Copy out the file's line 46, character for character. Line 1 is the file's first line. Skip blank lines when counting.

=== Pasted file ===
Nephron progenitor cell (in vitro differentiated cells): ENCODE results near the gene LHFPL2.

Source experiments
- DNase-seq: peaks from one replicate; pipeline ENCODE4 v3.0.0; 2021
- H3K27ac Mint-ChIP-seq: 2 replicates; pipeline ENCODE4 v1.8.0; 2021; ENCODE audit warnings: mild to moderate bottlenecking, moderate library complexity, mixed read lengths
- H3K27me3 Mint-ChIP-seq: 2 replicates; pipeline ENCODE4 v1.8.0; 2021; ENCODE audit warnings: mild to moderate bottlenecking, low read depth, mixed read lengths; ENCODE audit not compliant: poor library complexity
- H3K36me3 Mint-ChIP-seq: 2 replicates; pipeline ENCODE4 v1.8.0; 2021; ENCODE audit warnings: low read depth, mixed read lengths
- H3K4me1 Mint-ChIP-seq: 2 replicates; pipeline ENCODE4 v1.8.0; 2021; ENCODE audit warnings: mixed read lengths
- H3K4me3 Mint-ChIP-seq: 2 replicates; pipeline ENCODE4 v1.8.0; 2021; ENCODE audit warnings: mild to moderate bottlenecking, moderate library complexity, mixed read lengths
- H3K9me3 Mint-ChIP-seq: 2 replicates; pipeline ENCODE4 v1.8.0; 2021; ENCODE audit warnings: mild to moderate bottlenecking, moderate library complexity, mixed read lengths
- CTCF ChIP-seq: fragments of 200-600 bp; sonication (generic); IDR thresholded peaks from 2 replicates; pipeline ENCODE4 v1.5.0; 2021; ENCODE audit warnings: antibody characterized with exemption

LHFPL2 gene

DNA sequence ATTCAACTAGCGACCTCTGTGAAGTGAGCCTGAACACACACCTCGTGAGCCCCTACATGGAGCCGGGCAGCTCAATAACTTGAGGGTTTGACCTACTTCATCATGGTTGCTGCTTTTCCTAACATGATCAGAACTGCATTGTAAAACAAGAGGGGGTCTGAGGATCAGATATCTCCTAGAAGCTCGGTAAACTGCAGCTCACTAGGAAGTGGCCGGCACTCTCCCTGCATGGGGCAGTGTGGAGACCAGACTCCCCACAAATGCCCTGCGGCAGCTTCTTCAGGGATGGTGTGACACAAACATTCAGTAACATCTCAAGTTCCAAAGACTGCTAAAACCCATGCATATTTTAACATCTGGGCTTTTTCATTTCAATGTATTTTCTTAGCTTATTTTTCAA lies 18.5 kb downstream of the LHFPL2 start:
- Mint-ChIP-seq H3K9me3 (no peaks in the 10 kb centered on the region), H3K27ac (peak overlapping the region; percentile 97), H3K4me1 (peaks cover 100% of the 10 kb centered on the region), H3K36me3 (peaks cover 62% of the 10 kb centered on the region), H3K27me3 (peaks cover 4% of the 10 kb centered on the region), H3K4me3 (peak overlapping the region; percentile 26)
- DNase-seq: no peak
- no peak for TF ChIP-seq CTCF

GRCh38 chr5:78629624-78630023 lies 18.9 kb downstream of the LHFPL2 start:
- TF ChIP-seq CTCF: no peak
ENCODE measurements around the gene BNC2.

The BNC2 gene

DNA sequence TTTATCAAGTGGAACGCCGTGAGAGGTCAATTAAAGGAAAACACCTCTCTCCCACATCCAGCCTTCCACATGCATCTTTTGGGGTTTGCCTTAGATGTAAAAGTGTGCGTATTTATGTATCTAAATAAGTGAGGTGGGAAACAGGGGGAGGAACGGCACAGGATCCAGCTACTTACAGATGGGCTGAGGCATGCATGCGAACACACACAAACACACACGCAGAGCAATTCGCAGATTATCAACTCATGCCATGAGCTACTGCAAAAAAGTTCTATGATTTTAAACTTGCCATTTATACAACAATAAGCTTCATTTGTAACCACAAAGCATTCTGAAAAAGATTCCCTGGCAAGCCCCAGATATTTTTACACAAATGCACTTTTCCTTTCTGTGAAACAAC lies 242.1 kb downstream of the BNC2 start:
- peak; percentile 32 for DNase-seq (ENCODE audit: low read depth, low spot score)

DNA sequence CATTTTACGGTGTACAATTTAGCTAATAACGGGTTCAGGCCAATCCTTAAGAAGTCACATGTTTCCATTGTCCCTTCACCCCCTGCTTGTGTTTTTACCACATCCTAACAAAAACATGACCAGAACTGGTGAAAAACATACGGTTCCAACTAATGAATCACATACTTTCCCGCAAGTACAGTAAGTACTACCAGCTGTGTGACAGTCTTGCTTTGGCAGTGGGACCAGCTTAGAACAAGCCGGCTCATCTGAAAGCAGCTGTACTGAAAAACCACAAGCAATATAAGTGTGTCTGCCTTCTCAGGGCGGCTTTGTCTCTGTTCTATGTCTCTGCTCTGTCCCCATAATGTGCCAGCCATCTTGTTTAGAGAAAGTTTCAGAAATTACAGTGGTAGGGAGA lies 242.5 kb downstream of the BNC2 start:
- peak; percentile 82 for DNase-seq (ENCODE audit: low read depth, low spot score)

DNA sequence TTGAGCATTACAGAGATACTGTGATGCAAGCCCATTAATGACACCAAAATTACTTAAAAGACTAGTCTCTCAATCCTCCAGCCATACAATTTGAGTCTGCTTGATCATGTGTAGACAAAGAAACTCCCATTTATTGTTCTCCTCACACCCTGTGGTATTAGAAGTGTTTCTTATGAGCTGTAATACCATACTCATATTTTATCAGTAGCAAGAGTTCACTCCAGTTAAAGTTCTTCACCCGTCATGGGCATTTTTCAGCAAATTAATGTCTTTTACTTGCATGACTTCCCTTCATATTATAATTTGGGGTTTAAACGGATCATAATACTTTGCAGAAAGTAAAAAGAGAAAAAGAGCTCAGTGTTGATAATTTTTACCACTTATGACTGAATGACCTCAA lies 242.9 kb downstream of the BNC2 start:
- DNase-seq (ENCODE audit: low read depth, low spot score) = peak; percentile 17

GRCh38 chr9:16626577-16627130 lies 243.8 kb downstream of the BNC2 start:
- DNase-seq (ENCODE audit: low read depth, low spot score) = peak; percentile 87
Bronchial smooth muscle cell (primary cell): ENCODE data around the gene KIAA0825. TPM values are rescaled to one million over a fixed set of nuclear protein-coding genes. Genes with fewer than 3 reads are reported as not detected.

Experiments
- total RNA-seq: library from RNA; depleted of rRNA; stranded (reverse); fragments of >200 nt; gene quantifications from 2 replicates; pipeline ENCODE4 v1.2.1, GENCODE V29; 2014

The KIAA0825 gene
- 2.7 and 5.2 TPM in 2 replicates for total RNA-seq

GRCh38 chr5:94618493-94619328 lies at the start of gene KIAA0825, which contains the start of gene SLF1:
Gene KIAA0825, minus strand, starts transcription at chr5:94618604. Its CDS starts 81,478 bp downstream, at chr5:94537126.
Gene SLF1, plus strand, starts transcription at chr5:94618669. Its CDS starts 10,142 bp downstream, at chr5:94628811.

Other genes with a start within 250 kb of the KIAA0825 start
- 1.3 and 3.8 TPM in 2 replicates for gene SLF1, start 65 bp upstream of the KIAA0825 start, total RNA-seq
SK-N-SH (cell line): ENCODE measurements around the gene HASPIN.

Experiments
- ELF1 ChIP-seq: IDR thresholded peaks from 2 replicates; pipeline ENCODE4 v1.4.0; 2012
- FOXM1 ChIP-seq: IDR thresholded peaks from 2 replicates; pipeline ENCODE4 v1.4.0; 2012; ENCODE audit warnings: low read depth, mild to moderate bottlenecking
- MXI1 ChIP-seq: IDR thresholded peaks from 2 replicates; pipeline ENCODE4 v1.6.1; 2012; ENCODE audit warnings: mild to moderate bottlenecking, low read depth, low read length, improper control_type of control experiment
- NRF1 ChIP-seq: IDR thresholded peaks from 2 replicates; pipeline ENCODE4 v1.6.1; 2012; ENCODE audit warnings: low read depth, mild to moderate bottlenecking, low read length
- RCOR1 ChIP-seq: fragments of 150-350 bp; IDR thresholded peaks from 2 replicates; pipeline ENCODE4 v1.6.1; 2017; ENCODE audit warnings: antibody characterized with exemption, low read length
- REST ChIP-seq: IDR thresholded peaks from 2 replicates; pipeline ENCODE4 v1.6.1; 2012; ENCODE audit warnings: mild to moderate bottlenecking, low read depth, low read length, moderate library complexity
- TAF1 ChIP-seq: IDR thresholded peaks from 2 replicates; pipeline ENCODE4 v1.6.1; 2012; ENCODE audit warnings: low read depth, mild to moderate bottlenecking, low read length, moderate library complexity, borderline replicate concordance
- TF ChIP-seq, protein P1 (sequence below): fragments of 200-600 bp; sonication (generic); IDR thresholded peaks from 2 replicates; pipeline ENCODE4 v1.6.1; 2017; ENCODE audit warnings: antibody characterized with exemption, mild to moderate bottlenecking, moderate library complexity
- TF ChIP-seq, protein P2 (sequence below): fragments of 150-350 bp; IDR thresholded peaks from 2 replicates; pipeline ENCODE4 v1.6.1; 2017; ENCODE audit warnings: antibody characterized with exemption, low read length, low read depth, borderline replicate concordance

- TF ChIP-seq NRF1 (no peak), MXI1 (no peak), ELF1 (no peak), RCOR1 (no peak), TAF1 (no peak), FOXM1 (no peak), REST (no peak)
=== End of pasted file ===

- TAF1 ChIP-seq: IDR thresholded peaks from 2 replicates; pipeline ENCODE4 v1.6.1; 2012; ENCODE audit warnings: low read depth, mild to moderate bottlenecking, low read length, moderate library complexity, borderline replicate concordance